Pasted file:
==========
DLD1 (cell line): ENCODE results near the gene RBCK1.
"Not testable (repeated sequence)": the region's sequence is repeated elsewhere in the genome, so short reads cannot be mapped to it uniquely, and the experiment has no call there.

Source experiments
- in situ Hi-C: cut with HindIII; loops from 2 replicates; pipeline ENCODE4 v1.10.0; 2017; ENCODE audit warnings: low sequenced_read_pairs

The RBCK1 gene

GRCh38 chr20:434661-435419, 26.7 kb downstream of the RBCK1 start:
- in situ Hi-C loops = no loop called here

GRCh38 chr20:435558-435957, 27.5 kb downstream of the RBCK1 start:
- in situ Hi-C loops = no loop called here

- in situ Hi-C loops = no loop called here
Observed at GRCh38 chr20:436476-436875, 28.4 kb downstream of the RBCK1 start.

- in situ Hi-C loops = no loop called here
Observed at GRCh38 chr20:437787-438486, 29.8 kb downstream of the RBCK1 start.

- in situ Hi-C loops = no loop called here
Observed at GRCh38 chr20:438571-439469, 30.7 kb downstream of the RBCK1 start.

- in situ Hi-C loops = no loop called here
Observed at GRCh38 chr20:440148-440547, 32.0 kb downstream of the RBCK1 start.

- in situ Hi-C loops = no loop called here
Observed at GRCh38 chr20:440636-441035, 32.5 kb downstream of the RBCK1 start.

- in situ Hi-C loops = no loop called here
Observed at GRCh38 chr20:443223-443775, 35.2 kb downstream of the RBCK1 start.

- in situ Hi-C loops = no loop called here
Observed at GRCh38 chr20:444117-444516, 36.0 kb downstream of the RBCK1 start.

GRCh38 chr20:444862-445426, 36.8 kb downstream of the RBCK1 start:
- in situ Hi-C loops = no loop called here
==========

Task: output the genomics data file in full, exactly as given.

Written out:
DLD1 (cell line): ENCODE results near the gene RBCK1.
"Not testable (repeated sequence)": the region's sequence is repeated elsewhere in the genome, so short reads cannot be mapped to it uniquely, and the experiment has no call there.

Source experiments
- in situ Hi-C: cut with HindIII; loops from 2 replicates; pipeline ENCODE4 v1.10.0; 2017; ENCODE audit warnings: low sequenced_read_pairs

The RBCK1 gene

GRCh38 chr20:434661-435419, 26.7 kb downstream of the RBCK1 start:
- in situ Hi-C loops = no loop called here

GRCh38 chr20:435558-435957, 27.5 kb downstream of the RBCK1 start:
- in situ Hi-C loops = no loop called here

- in situ Hi-C loops = no loop called here
Observed at GRCh38 chr20:436476-436875, 28.4 kb downstream of the RBCK1 start.

- in situ Hi-C loops = no loop called here
Observed at GRCh38 chr20:437787-438486, 29.8 kb downstream of the RBCK1 start.

- in situ Hi-C loops = no loop called here
Observed at GRCh38 chr20:438571-439469, 30.7 kb downstream of the RBCK1 start.

- in situ Hi-C loops = no loop called here
Observed at GRCh38 chr20:440148-440547, 32.0 kb downstream of the RBCK1 start.

- in situ Hi-C loops = no loop called here
Observed at GRCh38 chr20:440636-441035, 32.5 kb downstream of the RBCK1 start.

- in situ Hi-C loops = no loop called here
Observed at GRCh38 chr20:443223-443775, 35.2 kb downstream of the RBCK1 start.

- in situ Hi-C loops = no loop called here
Observed at GRCh38 chr20:444117-444516, 36.0 kb downstream of the RBCK1 start.

GRCh38 chr20:444862-445426, 36.8 kb downstream of the RBCK1 start:
- in situ Hi-C loops = no loop called here